these Are discoveries that could one day lead to practical applications, such as the treatment of brain abnormalities, and the improvement of systems of artificial intelligence. In the study, functional magnetic resonance imaging was used to scan the brain of the dogs as they saw a variable number of points lampeggiati on a screen. The results showed that the bark parietotemporale of these animals reacted to the differences in the number of points. The researchers maintained a constant, the total area 'dotted', proving that it was the number of the elements, not the size, to generate the response in animals. The ability to quickly estimate a quantity of objects, such as the number of predators approaching or the amount of available food, it can prove to be very useful. The data suggest that humans draw mainly to their parietal cortex to this capacity, present even in infancy. Eleven dogs of different breeds were involved in the experiments: eight showed a greater activation in the cortex parietotemporale opposite to the dots.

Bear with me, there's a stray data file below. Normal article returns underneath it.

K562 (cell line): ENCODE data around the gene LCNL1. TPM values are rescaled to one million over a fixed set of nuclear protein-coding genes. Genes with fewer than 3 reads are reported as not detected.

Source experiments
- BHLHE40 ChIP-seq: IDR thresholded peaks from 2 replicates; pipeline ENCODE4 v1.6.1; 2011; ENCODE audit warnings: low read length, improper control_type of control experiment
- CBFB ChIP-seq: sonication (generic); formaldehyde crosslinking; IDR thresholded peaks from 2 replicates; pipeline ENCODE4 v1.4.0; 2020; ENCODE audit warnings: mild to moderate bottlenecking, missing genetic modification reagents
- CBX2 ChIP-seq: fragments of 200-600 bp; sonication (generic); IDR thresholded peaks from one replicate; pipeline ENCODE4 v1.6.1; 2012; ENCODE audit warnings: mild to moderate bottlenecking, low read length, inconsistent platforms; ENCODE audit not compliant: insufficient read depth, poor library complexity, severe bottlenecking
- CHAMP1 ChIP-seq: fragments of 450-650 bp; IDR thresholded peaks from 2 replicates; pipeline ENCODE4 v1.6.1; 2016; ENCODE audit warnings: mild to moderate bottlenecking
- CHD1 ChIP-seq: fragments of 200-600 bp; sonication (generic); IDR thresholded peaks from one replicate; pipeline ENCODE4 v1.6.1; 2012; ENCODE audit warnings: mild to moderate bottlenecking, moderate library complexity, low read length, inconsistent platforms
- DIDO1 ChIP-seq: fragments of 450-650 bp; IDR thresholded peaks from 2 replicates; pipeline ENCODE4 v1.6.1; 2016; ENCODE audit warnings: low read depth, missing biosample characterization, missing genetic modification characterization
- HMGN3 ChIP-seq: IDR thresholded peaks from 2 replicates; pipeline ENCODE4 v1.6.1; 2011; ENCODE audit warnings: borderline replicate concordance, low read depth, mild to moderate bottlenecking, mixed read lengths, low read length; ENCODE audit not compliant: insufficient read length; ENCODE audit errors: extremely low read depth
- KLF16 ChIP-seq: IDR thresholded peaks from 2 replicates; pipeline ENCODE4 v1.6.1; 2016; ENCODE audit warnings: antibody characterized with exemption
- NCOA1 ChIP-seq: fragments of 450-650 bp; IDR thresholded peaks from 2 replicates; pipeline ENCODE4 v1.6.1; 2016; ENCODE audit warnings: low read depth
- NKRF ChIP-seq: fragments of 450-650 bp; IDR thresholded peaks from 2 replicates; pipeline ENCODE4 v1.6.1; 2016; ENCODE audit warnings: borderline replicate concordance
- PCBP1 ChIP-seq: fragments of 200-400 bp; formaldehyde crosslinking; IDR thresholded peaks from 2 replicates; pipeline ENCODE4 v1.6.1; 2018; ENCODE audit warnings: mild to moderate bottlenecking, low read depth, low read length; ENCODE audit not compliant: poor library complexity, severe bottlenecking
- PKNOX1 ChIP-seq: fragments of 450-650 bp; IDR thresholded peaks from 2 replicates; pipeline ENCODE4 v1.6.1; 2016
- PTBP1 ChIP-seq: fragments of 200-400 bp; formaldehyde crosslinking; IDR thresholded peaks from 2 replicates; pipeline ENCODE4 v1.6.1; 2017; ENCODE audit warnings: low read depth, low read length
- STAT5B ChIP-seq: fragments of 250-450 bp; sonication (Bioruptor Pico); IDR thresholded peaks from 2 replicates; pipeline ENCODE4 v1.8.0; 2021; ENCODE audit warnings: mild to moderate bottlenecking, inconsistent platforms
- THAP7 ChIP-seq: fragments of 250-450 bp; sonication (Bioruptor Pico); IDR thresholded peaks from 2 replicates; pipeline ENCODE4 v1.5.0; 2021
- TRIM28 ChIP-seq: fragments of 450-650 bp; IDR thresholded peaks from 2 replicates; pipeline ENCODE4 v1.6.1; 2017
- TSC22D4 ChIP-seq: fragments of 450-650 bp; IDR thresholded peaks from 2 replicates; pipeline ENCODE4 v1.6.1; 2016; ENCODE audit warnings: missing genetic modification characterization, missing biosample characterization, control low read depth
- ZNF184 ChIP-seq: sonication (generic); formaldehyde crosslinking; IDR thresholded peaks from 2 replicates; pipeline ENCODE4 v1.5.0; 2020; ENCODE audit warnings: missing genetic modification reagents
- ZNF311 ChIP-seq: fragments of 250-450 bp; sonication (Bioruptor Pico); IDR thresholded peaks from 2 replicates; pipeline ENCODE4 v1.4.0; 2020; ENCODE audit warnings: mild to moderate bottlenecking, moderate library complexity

"We went directly to the source, observing the brains of dogs, to understand what their neurons were doing when they saw the various amount of points," explain the researchers. Humans and dogs are separated by 80 million years of evolution, notes Berns. "Our results provide some evidences that the number is a neural mechanism shared, which dates back at least to that point," concludes the researcher. The lesson of the chimpanzee, and yes, the chimps not only learn to use the tools, but also share this knowledge with others in a sort of form of education, and that is what reveals a study published by the journal Proceedings of the National Academy of Sciences. Scientists from the american university of Washington, St. Louis (Missouri), Miami, and Franklin & Marshall College, in Pennsylvania, conducted a study very singular that shows how chimpanzees use tools and processes that are complex and collect the termites and, more importantly - share this knowledge with the other specimens of the same species. "It is widely considered that non-human primates to learn the skills with the tools by observing others and practicing by yourself, with little direct help on the part of mothers or other exemplary, experienced in the use of tools," recalls one of the authors of the study, the anthropologist at the university of Miami, Stephanie Musgrave . Evidently not so.
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